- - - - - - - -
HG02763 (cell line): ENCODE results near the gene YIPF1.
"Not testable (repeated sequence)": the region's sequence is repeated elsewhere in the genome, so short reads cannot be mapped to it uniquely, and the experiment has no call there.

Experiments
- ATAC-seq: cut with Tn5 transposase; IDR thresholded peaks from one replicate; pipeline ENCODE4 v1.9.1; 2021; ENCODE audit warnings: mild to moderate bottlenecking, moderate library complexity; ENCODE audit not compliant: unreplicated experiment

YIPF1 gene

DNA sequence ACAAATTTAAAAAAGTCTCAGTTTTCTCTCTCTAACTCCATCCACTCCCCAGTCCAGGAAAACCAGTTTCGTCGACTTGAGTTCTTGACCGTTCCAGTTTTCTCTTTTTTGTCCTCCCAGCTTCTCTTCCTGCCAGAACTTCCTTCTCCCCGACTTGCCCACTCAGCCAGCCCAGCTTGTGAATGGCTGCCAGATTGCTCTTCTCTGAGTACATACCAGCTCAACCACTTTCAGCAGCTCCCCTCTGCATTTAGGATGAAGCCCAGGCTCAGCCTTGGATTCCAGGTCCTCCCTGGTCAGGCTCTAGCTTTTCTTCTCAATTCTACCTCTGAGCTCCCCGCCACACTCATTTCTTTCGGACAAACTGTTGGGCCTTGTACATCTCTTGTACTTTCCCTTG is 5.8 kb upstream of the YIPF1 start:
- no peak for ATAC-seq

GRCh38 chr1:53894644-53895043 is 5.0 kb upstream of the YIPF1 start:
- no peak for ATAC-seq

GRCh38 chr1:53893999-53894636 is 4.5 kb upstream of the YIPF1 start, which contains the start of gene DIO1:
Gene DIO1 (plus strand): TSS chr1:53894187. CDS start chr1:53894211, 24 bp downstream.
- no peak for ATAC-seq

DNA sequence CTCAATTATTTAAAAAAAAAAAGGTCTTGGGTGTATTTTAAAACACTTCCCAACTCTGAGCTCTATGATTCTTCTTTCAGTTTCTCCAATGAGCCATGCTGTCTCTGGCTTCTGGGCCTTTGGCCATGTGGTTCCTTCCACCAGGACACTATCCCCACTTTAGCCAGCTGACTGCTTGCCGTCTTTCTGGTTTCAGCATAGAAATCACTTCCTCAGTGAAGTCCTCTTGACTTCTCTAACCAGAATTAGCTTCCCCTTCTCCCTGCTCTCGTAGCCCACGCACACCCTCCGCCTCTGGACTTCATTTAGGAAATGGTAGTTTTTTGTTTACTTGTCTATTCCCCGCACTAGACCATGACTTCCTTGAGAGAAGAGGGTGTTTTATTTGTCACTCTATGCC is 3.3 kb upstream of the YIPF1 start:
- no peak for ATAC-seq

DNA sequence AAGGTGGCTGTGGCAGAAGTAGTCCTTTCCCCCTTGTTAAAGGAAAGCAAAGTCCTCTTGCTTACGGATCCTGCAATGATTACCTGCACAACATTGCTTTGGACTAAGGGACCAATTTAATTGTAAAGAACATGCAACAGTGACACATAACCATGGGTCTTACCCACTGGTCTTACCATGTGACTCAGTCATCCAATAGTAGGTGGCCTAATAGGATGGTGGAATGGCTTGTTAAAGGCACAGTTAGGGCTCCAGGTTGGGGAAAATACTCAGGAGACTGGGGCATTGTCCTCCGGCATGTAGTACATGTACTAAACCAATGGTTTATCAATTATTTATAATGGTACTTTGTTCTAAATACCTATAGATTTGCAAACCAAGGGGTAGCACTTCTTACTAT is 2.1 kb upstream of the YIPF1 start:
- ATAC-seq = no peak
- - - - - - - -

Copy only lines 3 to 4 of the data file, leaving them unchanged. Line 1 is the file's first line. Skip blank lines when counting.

Experiments
- ATAC-seq: cut with Tn5 transposase; IDR thresholded peaks from one replicate; pipeline ENCODE4 v1.9.1; 2021; ENCODE audit warnings: mild to moderate bottlenecking, moderate library complexity; ENCODE audit not compliant: unreplicated experiment